eli5 why do some songs say “Remastered”?


eli5 why do some songs say “Remastered”?

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They are older songs which may not have had the best mixing or mastering done, so an audio engineer will take the original recordings of the instruments and re-do the process. They might change the stereo positioning of instruments or they might change the volumes of different instruments in relation to each other etc. An easy example is how some of the older songs will have some instruments only coming out of the left speaker/headphone and others in the right. This was really common when stereo became a thing – now some of the remasters have a more modern mix of the instruments rather than hard panning them.

Original music comes from an original master recording. If it isn’t from the original master, it’s remastered.

When song is recorded in a studio the recording engineer/producer records the instruments separately (and the singing too if there is any).

Nowadays it’s done on computer but before that it was done on magnetic tape.

Each instrument/voice is recorded on it’s own audio file/tape called a track. So if it’s a 4 piece rock band for example, that might be one track for drums, one for guitar, one for bass, one for vocals etc.

When you have all your instruments and voices recorded you want them to play altogether. This is called mixing. So if the drums are too loud in comparison to the guitars you can turn the guitars up or turn the drums down, or both. If the bass guitar isn’t sounding bassy enough you can turn up the lower frequencies, adding more low end, or bass to the sound.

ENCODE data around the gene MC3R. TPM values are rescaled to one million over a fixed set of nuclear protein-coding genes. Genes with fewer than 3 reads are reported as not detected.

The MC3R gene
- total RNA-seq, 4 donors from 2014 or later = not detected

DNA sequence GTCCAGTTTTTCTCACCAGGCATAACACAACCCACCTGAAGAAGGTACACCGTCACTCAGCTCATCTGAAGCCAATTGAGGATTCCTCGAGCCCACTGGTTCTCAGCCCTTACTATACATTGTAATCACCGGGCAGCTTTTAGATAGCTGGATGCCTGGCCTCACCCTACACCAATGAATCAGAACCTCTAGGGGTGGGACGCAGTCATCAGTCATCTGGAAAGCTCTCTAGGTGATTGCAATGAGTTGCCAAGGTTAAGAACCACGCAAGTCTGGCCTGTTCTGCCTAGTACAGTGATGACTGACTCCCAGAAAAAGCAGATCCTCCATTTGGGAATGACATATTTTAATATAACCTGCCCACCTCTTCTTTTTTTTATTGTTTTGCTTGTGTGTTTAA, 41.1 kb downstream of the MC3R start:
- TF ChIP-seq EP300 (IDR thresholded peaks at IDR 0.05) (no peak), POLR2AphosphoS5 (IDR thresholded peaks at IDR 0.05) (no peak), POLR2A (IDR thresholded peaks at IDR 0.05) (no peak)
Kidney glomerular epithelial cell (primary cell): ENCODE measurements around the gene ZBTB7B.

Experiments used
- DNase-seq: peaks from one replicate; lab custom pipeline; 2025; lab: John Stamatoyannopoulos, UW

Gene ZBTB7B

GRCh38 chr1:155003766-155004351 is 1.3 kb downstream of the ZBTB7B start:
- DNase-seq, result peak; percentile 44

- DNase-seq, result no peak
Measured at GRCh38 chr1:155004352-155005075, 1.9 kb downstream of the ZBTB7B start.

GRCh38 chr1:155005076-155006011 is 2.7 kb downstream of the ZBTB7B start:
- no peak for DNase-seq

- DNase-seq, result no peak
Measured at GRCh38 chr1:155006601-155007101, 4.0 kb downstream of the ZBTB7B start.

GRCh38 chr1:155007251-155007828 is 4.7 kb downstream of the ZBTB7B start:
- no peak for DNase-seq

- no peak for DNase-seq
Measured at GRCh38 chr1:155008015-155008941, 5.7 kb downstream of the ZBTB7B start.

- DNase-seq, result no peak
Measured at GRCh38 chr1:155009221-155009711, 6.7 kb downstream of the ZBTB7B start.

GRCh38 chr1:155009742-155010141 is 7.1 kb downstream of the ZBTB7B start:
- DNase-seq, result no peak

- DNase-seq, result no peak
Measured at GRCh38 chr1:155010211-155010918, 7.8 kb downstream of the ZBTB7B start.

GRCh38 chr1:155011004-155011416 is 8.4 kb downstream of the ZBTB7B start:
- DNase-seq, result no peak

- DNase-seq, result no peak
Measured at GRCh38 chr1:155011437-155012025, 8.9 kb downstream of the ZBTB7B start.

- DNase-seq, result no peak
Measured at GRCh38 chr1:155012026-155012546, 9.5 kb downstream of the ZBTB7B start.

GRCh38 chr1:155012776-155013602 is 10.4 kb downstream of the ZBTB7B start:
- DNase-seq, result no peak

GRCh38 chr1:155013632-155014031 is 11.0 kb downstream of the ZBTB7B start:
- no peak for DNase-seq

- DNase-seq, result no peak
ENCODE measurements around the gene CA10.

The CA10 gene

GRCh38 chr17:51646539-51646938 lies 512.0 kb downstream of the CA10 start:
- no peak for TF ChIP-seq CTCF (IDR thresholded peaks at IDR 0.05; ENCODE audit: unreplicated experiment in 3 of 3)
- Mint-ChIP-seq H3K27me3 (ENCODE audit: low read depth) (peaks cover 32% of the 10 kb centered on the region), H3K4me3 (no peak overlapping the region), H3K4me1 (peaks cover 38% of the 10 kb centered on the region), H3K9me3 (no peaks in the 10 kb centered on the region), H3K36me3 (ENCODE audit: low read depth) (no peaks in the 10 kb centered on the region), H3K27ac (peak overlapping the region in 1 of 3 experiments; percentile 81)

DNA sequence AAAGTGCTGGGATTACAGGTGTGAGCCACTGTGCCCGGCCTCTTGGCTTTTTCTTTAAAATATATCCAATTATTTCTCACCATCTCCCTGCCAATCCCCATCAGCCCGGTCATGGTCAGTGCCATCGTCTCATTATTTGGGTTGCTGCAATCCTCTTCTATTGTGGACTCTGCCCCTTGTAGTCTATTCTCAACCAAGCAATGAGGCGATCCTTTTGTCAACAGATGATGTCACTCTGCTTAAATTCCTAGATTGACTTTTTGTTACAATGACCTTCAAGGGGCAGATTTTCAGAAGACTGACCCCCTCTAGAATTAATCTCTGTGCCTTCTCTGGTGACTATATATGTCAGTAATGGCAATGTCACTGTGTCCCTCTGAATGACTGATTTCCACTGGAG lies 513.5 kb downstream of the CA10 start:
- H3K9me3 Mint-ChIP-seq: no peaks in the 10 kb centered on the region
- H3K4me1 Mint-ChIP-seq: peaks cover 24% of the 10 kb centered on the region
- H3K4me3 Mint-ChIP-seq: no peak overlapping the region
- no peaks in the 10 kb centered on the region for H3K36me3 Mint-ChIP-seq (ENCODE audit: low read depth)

When all this is done you combine all the tracks that you mixed together in to something called the master recording. This is the recording of the song that gets copied and released on vinyl, cassette, CD, digital etc.

Remastering is when an audio engineer goes back to the original recording of a song, takes all of the separate tracks and mixes them again to create a new master of the song.

This is done for a variety or reasons. Maybe the original master has been lost or damaged. Maybe the original master wasn’t that good, or doesn’t sound as good on newer formats. Maybe there is new technology to improve the sound of the original recordings, like cleaning up noises or imperfections on the tape e.g hiss.

Anyway that’s a very simplified explanation of what “remastered” means. There is a lot more to it but it’s a bit technical and has to do with waveforms, compression, signals, differences between analog and digital etc., stuff I don’t really understand.

The instruments for many old recordings were recorded on analog tape, and then mixed and mastered using more analog tape. Because of how analog tape works, every time a copy is made there is a slight degradation of the sound. The first generation – directly recorded from the instrument – sounds the best, and the later generations – copies – don’t sound as good.

Most remastering is done by taking those original analog tapes and converting them to digital format, and then recreating the original song using that digital copy. The digital mixing does not degrade the recording, so the final output of the process is better than the original recording.

Remastered recordings may have additional effects applied to them, and sometimes the original artists are involved.

Doing remastering requires both effort and expertise, and the result depends on the effort that is invested and the quality of the original recordings. Sometimes, the whole process is redone well, sometimes only some of the process is done and it’s done poorly.

Some remasters are wonderful – to pick a couple, Rumours by Fleetwood and the first album by The Cars have remasters that are breathtakingly better than the originals.

And there are others that are just “meh”.

A remaster is *usually* when the original “master recording” of a really old song is re-edited because new technology will make it sound better than previous releases.

For music made digitally such as video game music, a remaster can also be when an existing song is remade with the exact same composition but new instrumentation.